"So what is the problem? There is none! Each currency has a percieved value between the buyer and seller."
Actually, it's a huge problem. The state goal of central banks is to maintain price stability. If the lack of price stability becomes a global problem (which it has), then they are failing that goal.
You said you are a "part-time historian" -- well if you look at economic history, states that have failed to maintain currency and price stability have resulted in terrible economic failures, and in many cases, war: Take a look at Weimar Germany, Russian Debt Crisis, Argentina, e.t.c. Is that the kind of economic world you want to live in?
Yes, we could shrug our shoulders and say, "well, stuff happens," but the point is that the volatility and currency debates are a symptom of deeper problems that need to be resolved if we want to return to a stable economic path.
The value of the dollar to a given nation state has had more to do with the value of having the United States in its court than anything else. There was some talk recently about reintroducing gold as a partial anchor against currency swings.
Great blog, Scott. All the efforts of stabilizing economies has had the exact opposite effect on currency. It is particularly worrisome that the 800-pound gorillas (with apologies to the EU) in this scenario have such polarizing views on how to manage the situation. As one of our moderators points out, it used to be "value" was determined by supply and demand of goods and services. I'm not sure that's the case any more. I think "value" is becoming like "green"--it's over-used and when you dig down deeply enough, you find it doesn't mean anything specific. Or it means different things to different people. In either case, it's a tenuous situation for those providing goods and services.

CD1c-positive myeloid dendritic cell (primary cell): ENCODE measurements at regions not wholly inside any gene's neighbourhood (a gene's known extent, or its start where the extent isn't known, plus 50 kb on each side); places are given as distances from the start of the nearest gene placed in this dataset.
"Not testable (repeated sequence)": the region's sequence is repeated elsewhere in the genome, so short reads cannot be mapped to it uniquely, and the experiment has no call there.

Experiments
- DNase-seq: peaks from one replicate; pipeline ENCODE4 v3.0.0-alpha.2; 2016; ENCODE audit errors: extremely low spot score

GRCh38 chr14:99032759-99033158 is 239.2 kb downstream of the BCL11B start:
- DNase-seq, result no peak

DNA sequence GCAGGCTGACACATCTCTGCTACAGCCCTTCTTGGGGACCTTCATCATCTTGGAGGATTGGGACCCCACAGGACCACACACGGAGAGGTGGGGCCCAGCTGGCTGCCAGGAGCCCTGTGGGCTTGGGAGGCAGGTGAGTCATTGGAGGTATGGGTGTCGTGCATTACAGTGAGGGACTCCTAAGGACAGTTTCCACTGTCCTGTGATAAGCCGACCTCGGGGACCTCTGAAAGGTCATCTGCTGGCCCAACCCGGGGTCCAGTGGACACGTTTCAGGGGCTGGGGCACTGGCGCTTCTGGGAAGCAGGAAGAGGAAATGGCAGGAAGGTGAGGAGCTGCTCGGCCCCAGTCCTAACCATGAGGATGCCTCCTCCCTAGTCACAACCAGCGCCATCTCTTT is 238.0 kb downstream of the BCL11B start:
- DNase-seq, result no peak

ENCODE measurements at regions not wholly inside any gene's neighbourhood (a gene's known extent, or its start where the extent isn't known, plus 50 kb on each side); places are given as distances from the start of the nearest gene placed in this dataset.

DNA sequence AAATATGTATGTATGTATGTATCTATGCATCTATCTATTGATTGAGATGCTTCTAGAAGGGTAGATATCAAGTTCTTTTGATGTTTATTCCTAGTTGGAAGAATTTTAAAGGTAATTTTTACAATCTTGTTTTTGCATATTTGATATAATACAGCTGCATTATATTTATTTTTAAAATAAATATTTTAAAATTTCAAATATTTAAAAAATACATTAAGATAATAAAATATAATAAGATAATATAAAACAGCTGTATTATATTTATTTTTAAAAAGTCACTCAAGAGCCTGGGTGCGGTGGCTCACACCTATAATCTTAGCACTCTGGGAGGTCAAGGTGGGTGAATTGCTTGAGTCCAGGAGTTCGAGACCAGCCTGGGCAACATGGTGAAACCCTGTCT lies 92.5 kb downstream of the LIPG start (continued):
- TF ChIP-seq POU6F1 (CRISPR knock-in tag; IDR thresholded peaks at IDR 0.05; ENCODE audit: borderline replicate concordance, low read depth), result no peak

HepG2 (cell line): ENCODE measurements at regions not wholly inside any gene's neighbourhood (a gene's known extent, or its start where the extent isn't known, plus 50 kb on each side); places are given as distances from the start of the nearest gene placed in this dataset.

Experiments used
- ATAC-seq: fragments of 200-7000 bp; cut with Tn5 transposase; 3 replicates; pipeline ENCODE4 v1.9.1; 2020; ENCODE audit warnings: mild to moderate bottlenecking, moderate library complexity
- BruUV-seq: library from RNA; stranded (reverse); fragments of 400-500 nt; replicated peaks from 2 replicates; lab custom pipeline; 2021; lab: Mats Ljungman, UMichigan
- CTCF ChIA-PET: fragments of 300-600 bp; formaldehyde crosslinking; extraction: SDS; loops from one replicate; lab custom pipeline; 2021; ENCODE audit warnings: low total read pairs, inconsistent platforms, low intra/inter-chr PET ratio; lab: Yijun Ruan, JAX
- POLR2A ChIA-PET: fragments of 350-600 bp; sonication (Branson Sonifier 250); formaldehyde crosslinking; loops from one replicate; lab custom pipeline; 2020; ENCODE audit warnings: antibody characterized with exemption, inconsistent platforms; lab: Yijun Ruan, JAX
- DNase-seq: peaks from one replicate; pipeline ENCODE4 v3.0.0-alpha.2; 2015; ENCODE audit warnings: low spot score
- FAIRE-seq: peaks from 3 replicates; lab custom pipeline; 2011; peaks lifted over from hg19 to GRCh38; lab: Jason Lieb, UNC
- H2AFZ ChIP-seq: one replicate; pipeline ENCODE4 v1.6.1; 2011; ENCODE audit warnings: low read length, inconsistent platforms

As a part time historian, I can tell you that the current world currency manipulations are just as volatile today as they have ever been. The only difference today is that we have everyone talking about it daily with world wide communications and confusing the currency issues with useless banter and allegatiions of currency manipulation.
Throughout time, the value of goods and services has been negotiated between the buyer and the seller. The face value of a currency is only important within the minter's political domain and the ability to ensure or enforce its worth in daily trading within its local market. As soon as the currency leaves your country, you have to negotiate its value relative to the currency in use where you go.
So what is the problem? There is none! Each currency has a percieved value between the buyer and seller. The percieved value for each currency is constantly changing due to world events, that's it. If the buyer is unwilling to pay for your goods and services, then the deal is over or you negotiate a compromise. QED!